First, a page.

So, I’ve just realised I’m one of THOSE authors who writes books that are ‘inappropriate’ for children.
Who tells me so? Well, my local librarian declined to stock my book in her collection and I’ve had reviewers refuse to review my book because of its subject matter. They obviously know what children should and shouldn’t read. I’m a mother of a four-year-old and read books to my child very day but what would I know? I’m just a self-published writer, so my book is not trade publisher validated as acceptable for kids.
There’s always been controversial books for young readers that divide the reading audience (the adult reading audience, that is). I read an enlightening article recently by Perri Klass, M.D. It is called “The Banned Books Your Child Should Read”. Among others, it cites a list “of frequently challenged books” for children and YA readers. I’ll borrow the well-known examples of Judy Blume’s ‘controversial’ portrayal of a young girl going through puberty in Are You There God? It’s Me, Margaret and even the hugely successful Captain Underpants by Dav Pilkey, which focusses on underwear and perhaps most alarmingly, children not always behaving well. This is just far too much reality for some adults to handle, therefore, it is their job to make sure the children in their sphere are not exposed to it.
Or, is it their job?
Do we underestimate children’s abilities to process and filter information that portrays the less-than-perfect side of life, or, stories that are written with subtexts, to keep parents entertained? Do all books for children need to be moralistic, to be suitable for them to read?
Or, can they just be fun and perhaps even a little bit naughty in some cases? Are parents allowed to get enjoyment from the books they read to their children? Being a parent, myself, I would argue that I’m more likely to pick up a book that appeals to me on some level, as much as there will be a point of appeal that I know will interest my son. It’s a win, win and that dear reader, is what I naively thought might appeal to others when I wrote and published my first picture book, Daddy and the World’s Longest Poo.
It has now dawned on me that I have written a book that divides people right down the middle and provokes some very strong reactions. Primary areas of concern seem to be that there is an image of a poo on one of the pages in a book about poo and the other problem is that I have dared to poke fun at the domestic relations between a man and a woman. Yikes!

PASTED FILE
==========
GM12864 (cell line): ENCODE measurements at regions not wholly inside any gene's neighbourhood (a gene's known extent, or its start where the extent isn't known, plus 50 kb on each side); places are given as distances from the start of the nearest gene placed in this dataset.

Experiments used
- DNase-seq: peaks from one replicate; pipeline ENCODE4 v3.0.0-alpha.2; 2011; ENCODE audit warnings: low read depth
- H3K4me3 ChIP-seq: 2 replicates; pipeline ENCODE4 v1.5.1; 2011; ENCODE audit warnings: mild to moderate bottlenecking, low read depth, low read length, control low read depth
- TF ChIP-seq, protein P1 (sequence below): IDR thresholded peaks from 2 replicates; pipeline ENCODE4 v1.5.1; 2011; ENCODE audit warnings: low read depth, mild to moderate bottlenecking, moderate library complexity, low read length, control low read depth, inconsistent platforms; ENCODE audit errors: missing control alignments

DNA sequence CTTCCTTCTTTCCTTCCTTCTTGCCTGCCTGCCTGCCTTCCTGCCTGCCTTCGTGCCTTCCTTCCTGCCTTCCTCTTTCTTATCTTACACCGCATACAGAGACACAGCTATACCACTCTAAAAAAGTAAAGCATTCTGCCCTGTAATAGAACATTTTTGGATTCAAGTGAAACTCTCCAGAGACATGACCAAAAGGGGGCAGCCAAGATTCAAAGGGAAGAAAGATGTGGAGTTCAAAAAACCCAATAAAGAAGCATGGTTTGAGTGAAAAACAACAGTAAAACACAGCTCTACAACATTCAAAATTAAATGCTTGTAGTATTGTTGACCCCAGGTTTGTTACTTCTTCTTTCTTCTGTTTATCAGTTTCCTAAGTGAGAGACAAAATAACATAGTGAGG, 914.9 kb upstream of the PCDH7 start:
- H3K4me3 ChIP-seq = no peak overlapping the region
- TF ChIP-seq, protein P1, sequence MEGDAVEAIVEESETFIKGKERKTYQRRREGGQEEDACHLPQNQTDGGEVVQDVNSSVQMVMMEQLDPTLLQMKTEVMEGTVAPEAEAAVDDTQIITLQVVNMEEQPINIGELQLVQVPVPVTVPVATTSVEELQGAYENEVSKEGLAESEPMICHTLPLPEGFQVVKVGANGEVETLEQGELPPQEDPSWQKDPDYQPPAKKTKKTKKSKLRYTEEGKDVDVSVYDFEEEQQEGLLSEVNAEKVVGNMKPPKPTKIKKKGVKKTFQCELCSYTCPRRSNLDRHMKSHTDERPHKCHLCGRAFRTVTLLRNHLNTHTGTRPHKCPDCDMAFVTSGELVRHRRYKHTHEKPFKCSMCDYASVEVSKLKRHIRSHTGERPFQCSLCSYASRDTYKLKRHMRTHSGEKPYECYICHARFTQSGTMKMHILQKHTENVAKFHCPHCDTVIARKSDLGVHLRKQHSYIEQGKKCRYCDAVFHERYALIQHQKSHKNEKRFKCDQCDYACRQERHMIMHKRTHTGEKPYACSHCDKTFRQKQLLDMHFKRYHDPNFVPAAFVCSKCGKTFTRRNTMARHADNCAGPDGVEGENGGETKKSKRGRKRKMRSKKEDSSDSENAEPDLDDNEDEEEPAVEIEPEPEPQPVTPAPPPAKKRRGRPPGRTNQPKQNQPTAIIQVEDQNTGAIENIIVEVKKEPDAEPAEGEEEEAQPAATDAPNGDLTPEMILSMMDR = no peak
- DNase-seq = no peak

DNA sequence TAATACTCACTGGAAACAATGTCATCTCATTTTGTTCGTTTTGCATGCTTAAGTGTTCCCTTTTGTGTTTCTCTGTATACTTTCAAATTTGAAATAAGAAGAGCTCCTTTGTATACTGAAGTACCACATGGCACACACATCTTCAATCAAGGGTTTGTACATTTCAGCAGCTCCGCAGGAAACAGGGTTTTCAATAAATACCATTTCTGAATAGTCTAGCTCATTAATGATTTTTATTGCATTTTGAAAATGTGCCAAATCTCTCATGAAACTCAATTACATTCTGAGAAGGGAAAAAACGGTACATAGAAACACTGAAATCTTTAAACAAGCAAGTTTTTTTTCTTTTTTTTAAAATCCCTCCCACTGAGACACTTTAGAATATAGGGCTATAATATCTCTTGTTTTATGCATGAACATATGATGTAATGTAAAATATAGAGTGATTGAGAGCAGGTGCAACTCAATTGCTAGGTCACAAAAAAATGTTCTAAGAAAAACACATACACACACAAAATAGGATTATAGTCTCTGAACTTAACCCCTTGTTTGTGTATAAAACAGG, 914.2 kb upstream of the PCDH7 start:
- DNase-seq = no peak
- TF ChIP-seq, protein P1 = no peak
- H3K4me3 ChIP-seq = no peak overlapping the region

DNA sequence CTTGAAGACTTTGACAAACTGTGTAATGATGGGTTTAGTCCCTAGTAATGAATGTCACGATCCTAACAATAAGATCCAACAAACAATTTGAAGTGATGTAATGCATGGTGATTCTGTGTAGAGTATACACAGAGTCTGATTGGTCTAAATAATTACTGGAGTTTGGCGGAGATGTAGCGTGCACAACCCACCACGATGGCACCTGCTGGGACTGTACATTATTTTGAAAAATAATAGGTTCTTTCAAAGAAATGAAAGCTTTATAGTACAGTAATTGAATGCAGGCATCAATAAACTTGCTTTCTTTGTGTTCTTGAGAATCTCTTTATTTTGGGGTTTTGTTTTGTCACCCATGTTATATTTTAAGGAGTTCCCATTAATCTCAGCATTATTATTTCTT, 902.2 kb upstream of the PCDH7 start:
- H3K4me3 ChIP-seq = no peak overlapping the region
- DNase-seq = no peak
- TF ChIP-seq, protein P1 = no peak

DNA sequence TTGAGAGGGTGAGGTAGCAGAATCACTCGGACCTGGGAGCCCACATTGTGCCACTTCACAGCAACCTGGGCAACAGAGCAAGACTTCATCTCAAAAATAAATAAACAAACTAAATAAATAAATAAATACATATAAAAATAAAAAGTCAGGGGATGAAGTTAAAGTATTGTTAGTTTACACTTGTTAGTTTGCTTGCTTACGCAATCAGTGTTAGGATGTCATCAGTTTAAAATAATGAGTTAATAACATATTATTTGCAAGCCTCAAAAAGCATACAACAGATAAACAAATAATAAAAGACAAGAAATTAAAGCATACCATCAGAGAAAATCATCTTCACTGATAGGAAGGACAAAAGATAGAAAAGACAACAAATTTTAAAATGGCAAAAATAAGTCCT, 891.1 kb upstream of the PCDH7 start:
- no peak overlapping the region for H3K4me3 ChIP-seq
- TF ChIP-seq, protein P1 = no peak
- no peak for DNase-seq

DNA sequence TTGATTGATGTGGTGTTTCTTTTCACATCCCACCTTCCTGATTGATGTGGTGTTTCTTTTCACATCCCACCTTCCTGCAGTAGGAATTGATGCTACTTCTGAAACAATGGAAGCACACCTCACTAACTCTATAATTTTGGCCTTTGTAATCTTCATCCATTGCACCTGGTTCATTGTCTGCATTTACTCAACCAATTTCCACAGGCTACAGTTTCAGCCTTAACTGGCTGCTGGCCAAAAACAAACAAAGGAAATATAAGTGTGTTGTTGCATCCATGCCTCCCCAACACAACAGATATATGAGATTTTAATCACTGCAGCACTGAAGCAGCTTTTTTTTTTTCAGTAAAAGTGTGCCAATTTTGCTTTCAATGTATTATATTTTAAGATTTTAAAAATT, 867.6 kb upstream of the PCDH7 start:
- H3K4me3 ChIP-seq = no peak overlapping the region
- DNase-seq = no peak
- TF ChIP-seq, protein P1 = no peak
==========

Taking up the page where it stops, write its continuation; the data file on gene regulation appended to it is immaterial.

In my defence, let me just say that I have road tested this book with children and it resonates best with 4 – 6-year-olds. They appreciate it on the level that it takes about poo and it is written from the perspective of a curious little boy, just like them. And even at that age, most children can identify with the fact that someone they know might spend a lot of time on the toilet. That’s real life and it’s funny.
On another level, parents who read this book to children realise that it does draw attention to a certain quirky behaviour. Some people like being on the toilet because it gives them precious alone time, and dare I say it, in the world of long term relationships and parenting small children, perhaps this even gives the toilet-goer some time away from their spouse, or their responsibilities. (Some time I said, not ALL the time!) My pure intention by satirising this behaviour was to make adults laugh, not to offend anyone. Even the person I wrote it about thinks it’s funny!
I liken this sort of multi-level appeal to almost every single successful animated movie that comes out these days. Sophisticated film makers know that saccharine sweet is not enough to get whole families to the movies anymore. In other words, they portray the quirks of life through characters and storylines that are written on completely different levels for parents and for children. This is so that the parents can bear watching these movies repeatedly and will shell out money for them at the cinema and on DVD. I’d like to give you one good example from the successful Toy Story franchise which seems to be pretty widely accepted by parents, as much as it is loved by children. It’s not on any sort of banned list that I can think of.
To be blunt, there is one scene in which Buzz Lightyear’s wings pop out when he is sexually excited by Jessie, as if he is having an erection. This double entendre is barely disguised and guess what, it does make me a teensy bit shocked every time I see it. It also goes completely over my child’s head and I do not stop him watching the movie, or this scene because it dares to be a bit naughty. I know this scene is included to hopefully make the adults watching laugh, even after the 1,000th time they have been forced to watch it.
So, I would like to leave off this ‘controversial’ blog by asking why we seem comfortable these days with exposing kids to movies written with double meanings, satire and cheeky humour but many still struggle with this type of writing in books?
If a children’s or YA book is generally obscene, or is actively encouraging that immoral behaviour is good, then sure, we do have an obligation to moderate its accessibility to young readers. But if it is drawing from real-life scenarios for the purpose of educating (think Judy Blume), or creating humour (shout out to Dav Pilkey), shouldn’t we just lighten up a little? Perhaps its time to acknowledge that our kids (and their parents) are not quite so much in need of protection, as we might think.
Would love to hear your views.
This post is contributed as Guest post by Brydie Wright.
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